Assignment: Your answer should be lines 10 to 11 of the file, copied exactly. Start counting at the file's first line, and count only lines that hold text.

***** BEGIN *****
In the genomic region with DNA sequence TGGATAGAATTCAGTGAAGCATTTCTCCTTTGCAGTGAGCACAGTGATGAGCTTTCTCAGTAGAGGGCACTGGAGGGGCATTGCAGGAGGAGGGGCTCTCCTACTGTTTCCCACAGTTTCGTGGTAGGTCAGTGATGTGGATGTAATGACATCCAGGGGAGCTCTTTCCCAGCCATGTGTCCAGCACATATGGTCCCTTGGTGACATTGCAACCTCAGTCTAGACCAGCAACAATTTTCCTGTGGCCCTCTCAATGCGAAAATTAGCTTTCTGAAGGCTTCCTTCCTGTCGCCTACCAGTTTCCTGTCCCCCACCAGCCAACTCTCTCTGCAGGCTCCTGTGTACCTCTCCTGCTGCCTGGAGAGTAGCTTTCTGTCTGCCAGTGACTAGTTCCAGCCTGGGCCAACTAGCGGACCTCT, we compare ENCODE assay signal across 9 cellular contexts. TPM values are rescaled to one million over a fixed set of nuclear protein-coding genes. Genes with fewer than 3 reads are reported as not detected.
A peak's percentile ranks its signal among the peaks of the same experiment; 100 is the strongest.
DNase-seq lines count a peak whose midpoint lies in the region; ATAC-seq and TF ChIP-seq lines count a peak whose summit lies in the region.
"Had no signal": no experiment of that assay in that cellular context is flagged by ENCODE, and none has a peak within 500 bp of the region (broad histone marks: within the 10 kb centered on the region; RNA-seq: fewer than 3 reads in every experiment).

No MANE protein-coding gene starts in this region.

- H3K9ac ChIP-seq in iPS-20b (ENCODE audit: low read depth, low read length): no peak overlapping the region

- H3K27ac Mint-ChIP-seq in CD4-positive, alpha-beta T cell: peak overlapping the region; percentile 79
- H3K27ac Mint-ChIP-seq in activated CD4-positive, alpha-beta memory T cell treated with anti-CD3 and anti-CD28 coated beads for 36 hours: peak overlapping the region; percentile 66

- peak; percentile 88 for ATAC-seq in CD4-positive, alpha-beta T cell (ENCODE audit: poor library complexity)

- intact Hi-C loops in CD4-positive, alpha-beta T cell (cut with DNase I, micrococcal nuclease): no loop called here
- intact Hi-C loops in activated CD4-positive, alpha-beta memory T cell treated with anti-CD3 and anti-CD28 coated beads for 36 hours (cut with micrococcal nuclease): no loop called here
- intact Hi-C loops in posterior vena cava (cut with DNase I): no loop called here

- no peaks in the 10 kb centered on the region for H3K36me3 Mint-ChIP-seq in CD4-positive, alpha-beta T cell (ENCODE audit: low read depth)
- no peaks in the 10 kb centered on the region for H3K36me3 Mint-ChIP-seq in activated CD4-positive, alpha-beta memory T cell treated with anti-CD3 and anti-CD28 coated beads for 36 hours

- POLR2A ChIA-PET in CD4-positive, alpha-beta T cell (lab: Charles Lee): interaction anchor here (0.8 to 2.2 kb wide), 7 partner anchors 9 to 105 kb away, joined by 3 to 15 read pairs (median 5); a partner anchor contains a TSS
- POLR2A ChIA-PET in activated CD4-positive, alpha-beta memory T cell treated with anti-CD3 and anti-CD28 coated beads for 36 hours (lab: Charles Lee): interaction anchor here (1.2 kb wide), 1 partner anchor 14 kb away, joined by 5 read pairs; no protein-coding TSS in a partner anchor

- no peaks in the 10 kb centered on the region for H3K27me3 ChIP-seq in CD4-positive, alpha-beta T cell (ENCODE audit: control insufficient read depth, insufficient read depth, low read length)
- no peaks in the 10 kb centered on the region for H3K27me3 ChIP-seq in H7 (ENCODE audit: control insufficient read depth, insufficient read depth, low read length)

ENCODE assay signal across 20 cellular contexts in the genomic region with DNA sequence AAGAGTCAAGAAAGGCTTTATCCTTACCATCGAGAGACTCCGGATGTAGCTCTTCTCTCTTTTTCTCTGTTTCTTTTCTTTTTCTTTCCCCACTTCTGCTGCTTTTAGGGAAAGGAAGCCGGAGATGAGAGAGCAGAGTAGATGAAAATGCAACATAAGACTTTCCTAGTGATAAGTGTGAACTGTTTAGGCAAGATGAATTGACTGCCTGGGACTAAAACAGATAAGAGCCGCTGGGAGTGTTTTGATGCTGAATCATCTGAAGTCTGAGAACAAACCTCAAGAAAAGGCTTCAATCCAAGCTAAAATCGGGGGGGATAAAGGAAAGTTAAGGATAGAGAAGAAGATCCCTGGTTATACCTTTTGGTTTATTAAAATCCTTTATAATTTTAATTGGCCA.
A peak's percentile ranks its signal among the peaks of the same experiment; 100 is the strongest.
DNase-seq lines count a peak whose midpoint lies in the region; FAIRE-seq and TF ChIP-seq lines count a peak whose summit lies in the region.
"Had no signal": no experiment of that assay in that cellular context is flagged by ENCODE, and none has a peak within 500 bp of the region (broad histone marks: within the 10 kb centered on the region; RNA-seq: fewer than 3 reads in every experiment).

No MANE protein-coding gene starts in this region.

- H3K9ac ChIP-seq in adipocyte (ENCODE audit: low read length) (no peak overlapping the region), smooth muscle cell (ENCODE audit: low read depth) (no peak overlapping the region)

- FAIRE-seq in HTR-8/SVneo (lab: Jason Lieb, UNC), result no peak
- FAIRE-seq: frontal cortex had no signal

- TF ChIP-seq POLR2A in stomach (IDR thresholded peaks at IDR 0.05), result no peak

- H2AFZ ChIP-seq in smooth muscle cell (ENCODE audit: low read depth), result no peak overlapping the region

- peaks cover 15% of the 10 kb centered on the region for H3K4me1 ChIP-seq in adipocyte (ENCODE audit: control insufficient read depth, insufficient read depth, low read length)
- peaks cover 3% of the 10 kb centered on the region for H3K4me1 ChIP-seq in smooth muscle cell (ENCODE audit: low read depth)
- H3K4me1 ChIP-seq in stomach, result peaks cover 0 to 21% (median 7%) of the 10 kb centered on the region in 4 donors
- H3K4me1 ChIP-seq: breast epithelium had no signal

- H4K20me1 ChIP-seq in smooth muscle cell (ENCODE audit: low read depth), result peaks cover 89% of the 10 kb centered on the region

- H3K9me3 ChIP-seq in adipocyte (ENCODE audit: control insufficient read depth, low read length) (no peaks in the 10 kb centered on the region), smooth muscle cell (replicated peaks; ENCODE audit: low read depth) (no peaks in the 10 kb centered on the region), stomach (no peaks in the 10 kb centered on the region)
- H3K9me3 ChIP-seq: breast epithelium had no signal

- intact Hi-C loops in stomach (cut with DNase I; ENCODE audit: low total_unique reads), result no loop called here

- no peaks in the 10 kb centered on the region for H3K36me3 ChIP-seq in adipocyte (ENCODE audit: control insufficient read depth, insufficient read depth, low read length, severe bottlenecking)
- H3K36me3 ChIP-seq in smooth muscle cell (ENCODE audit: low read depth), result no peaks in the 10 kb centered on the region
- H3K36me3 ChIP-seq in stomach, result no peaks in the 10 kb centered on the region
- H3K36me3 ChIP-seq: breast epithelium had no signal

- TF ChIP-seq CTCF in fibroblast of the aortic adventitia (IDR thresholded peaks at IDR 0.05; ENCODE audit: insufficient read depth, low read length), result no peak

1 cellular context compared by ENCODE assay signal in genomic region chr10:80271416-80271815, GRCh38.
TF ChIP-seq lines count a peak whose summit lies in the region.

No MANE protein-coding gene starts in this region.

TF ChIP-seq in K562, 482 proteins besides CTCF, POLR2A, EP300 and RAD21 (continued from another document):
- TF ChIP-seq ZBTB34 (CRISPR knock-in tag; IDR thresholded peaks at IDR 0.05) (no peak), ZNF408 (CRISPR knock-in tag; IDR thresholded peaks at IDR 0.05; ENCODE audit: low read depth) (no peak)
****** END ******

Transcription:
- intact Hi-C loops in CD4-positive, alpha-beta T cell (cut with DNase I, micrococcal nuclease): no loop called here
- intact Hi-C loops in activated CD4-positive, alpha-beta memory T cell treated with anti-CD3 and anti-CD28 coated beads for 36 hours (cut with micrococcal nuclease): no loop called here